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PAKISTAN / Bishop Anthony: Here, life for Christians is impossible

Monsignor Anthony, Bishop of Islamabad, describes the situation of Christians in Pakistan and talks of his friend Shahbaz Bhatti, the Minister for Religious Minorities killed on March 2

Minister Bhatti with some relatives of Asia Bibi Minister Bhatti with some relatives of Asia Bibi

"In Pakistan, the dialogue between Christians and Muslims is impossible, because they lack the minimum requirements: trust in each other and equality among religious faiths. But we Christians are not intimidated; we are part of this country, and even in this tragic moment, people are flocking to the churches much more than at `normal' times."

This is the testimony of Rufin Anthony , Bishop of Islamabad, the city where the Minister for Religious Minorities, Shahbaz Bhatti, was riddled with 30 bullets. Interviewed by Ilsussidiario.net, the Bishop reveals that he has known Bhatti since the minister was a child, and spoke with him frequently on the phone while continuing to meet with him even in recent weeks.

Monsignor Anthony, who was Shahbaz Bhatti really?

First, he was a young and courageous man, as well as a true Catholic. From an early age, he had been raised in Khushpur, a very Christian village, and had studied at a Catholic school. And he was just as good as a politician, because in his work in government he was moved by the same world view that he had learned from the Church.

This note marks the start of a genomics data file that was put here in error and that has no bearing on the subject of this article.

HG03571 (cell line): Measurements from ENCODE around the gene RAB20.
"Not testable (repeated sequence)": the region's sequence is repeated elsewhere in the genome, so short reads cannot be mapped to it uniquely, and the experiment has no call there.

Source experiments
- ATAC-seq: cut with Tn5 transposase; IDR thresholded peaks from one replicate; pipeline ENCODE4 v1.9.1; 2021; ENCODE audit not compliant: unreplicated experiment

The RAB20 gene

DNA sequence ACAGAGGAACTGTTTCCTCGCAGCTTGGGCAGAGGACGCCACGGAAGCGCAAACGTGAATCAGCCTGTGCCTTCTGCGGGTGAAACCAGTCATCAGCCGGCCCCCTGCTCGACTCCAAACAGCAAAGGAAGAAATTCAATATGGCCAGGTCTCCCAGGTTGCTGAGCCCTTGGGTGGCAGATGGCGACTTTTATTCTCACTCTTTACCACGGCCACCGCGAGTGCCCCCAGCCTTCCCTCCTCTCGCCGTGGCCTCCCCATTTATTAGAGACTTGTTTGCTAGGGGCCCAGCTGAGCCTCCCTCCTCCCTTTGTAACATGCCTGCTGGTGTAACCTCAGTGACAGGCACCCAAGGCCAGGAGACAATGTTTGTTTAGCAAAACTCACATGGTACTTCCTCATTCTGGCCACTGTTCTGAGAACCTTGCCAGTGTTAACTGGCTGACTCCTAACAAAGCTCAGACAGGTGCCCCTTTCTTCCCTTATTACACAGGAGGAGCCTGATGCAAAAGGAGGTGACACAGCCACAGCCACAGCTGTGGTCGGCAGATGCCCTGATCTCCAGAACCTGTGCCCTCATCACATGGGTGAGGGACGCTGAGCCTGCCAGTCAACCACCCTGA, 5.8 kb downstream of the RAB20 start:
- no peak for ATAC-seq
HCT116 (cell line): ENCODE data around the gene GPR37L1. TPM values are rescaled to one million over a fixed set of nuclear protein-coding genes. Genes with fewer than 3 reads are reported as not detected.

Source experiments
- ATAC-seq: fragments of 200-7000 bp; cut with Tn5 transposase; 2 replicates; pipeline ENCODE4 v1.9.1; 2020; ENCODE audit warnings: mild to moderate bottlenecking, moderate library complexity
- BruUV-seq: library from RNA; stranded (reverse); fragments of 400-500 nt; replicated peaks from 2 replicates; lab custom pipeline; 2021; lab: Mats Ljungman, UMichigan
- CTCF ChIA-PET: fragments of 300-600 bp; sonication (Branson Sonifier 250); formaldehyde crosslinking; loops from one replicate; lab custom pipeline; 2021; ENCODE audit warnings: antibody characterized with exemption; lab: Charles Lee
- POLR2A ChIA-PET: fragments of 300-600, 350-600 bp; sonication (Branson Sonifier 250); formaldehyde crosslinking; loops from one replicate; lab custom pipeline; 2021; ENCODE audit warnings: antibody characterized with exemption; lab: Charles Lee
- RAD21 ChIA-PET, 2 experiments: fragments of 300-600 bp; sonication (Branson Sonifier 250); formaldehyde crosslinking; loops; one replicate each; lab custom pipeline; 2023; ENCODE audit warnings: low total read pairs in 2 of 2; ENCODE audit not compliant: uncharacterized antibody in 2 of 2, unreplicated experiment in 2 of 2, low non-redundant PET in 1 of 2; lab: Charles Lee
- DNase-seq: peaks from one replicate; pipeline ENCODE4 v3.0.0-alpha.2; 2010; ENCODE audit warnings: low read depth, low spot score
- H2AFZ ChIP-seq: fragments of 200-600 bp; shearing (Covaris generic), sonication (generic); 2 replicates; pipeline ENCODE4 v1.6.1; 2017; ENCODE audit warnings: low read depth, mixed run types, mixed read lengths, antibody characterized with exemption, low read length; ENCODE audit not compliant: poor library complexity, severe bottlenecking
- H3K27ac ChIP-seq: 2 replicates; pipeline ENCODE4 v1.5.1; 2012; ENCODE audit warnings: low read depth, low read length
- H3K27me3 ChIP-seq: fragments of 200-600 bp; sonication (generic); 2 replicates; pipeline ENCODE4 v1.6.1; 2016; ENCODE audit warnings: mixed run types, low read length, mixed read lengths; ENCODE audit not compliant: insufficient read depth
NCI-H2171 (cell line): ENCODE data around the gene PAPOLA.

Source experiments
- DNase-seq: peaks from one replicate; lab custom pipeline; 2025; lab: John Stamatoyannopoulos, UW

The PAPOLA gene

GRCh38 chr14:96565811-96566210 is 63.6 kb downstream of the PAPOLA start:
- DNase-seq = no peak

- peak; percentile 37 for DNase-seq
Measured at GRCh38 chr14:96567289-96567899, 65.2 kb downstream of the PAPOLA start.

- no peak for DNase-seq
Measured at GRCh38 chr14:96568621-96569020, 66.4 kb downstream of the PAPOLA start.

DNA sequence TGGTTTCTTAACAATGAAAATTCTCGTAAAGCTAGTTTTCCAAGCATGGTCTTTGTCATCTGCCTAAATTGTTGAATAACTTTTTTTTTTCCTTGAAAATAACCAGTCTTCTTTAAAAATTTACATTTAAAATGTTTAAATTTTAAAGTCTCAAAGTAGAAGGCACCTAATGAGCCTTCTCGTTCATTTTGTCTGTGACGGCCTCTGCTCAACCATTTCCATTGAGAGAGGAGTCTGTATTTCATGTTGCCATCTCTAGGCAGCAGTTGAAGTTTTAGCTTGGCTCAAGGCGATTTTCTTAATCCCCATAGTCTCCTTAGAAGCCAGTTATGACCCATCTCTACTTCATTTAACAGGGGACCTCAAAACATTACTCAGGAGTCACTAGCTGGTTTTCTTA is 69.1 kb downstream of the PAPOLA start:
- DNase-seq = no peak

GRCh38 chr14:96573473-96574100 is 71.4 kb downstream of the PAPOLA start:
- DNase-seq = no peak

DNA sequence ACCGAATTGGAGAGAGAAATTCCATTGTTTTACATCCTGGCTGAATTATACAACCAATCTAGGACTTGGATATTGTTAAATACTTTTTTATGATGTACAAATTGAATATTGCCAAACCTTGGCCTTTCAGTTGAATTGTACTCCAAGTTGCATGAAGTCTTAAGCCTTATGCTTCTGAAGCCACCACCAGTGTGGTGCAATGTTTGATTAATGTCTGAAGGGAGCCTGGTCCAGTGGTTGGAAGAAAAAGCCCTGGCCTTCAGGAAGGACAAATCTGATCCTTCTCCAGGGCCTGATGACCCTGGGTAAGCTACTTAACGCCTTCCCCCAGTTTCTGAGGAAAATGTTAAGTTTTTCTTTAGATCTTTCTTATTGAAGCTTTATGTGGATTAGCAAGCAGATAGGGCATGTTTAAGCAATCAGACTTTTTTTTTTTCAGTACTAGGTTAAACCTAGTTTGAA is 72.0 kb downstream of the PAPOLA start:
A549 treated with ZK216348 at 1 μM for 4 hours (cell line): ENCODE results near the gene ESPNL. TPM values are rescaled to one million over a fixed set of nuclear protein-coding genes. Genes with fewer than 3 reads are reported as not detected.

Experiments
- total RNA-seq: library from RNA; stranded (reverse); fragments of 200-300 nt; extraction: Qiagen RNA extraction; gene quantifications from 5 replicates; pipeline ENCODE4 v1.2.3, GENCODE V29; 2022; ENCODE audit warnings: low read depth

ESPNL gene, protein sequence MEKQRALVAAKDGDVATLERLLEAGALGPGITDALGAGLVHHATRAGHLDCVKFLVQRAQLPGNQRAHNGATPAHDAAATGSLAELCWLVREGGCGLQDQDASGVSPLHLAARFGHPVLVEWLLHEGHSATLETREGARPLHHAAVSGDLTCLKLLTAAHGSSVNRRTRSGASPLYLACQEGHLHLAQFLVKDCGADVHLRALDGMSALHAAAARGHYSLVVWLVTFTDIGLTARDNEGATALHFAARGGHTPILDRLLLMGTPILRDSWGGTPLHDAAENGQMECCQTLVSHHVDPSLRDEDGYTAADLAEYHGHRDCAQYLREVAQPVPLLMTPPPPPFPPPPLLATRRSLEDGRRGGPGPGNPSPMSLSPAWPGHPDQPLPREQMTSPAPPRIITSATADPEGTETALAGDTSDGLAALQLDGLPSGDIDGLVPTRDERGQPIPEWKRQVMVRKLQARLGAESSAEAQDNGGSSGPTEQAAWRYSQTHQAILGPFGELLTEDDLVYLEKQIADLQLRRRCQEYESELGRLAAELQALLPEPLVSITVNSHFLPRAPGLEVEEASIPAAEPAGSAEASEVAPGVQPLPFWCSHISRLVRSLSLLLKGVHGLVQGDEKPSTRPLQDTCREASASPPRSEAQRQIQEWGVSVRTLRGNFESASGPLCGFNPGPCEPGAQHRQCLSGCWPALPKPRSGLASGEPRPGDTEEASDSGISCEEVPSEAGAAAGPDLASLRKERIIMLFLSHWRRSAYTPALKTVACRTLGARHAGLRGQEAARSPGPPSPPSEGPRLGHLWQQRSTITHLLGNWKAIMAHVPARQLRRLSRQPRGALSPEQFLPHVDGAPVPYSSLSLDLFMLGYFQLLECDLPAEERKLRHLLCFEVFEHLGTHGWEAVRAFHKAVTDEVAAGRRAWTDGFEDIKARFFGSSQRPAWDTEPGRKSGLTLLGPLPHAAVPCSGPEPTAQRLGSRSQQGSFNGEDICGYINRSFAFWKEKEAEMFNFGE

Did the government he belonged to do everything possible to avoid his being killed?

Unfortunately, Shahbaz Bhatti took it lightly, to leave the house without an escort. But the authorities had provided sufficient guards for his defense. And if it were possible, the government would always protect churches and other Catholic buildings. But even the Muslim ministers are not safe from attacks, and are forced to go around with bodyguards.

What can be done in Pakistan to have a dialogue between Christians and Muslims?

The problem is that dialogue is impossible in Pakistan. Dialogue, in fact, presupposes that people, though different, are of equal value and are prepared to understand and respect each other. But here there is a different view: Muslims believe themselves in the right, and in anything related to religion, there cannot be a discussion. In Pakistan, we also cannot trust each other, and when that trust is missing, you cannot have a dialogue. The only dialogue possible is that of daily life: to get along, to greet each other when one meets. But now for Christians, the very fact of existence has become risky.

Is it possible to remove the law against blasphemy?

No, you know that this is impossible.